Copper declined for a second day as a deepening debt crisis in Europe and tumbling stock prices in China, the biggest user, raised concern that demand will slow.
Copper for delivery in three months fell as much as 0.4 percent to $7,577 a metric ton on the London Metal Exchange and was at $7,595 at 2:54 p.m. in Shanghai. The metal, which hasn’t dropped over consecutive quarters since 2008, has lost 4.2 percent this year after a 3.3 percent fall in the three-month period to December.
Gold headed for a second quarterly loss as holdings in exchange-traded products fell by the most on record and the dollar climbed on prospects for a U.S. recovery, eroding the metal’s allure as an alternative investment.
Bullion for immediate delivery traded little changed at $1,605.99 an ounce at 2:49 p.m. in Seoul from $1,605.25 yesterday. Prices have fallen 4.1 percent this quarter in the first back-to-back three-month losses since 2001. The metal touched $1,555.55 on Feb. 21, the cheapest since July 2012.
Spot platinum rose 0.2 percent to $1,585.16 an ounce, poised for a quarterly advance. Holdings in ETPs expanded to a record 52.346 tons, according to data tracked by Bloomberg.
Silver for immediate delivery rose 0.2 percent to $28.74 an ounce, paring a second quarterly decline. Palladium fell 0.3 percent to $764.95 an ounce, trimming a third quarterly gain.
GRAINS, OILSEEDS, SOFT COMMODITIES
Wheat advanced to trade near a five-week high as freezing weather in the U.S., the world’s largest shipper, threatened the winter crop that’s already forecast by the government to decline.
Wheat for May delivery gained as much as 0.4 percent $7.3975 a bushel on the Chicago Board of Trade after touching $7.4075 yesterday, the highest level for the most-active contract since Feb. 21. Futures, which traded at $7.395 by 3:12 p.m. Singapore time, are heading for a 3.5 percent increase this month, paring a quarterly drop to 5 percent.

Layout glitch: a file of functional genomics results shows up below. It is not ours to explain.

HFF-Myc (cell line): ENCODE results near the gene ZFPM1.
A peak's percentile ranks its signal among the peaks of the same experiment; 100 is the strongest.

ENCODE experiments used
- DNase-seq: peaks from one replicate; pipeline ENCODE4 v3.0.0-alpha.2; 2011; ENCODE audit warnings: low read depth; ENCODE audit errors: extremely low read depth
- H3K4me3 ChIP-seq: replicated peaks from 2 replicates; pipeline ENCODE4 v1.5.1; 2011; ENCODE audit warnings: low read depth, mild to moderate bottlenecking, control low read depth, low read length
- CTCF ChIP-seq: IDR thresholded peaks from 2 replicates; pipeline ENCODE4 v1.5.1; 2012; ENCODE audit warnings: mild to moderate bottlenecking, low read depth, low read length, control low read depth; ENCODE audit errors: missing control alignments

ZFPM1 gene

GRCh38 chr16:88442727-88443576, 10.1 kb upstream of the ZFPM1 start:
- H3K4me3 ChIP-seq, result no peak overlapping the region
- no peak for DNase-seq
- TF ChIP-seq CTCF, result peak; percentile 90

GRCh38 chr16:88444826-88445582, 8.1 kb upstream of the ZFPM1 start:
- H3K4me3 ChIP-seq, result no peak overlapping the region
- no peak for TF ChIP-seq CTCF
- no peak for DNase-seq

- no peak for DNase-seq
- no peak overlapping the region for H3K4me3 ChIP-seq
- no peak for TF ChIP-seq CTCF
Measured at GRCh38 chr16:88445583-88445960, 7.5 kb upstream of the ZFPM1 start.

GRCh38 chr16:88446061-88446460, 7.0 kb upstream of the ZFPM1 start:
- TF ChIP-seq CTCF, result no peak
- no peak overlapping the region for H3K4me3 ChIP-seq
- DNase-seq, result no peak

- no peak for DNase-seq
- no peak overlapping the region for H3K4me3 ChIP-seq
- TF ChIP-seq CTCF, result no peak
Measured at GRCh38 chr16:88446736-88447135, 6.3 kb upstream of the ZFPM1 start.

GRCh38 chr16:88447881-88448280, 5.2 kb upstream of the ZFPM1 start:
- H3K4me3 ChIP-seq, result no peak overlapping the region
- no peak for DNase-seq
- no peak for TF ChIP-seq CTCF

Corn for May delivery was little changed at $7.345 a bushel on volume that was 42 percent below the 100-day average for that time of day. Futures are set for a 5.2 percent advance this quarter. Soybean futures dropped 0.3 percent to $14.4875 a bushel, heading for a 2.8 percent quarterly gain.
Rubber declined, headed for the first quarterly loss since June, on concern that demand will weaken as Europe’s debt crisis deepens and after data showed pending home sales fell in the U.S.
The contract for delivery in September fell 2.8 percent, the most since March 18, to end at 274.9 yen a kilogram ($2,920 a metric ton) on the Tokyo Commodity Exchange. Most-active prices have lost 9.1 percent so far this quarter after two periods of gains.
Palm oil declined to head for a fourth quarterly loss on concern that demand for the most-consumed edible oil will weaken as Europe’s debt crisis drags on.
The contract for delivery in June lost as much as 1.5 percent to 2,411 ringgit ($779) a metric ton, the lowest level since March 19, on the Malaysia Derivatives Exchange in Kuala Lumpur. Most-active prices traded at 2,423 ringgit at 4:15 p.m. local time, 0.6 percent lower this year. A fourth quarterly loss would be the worst streak since 1999.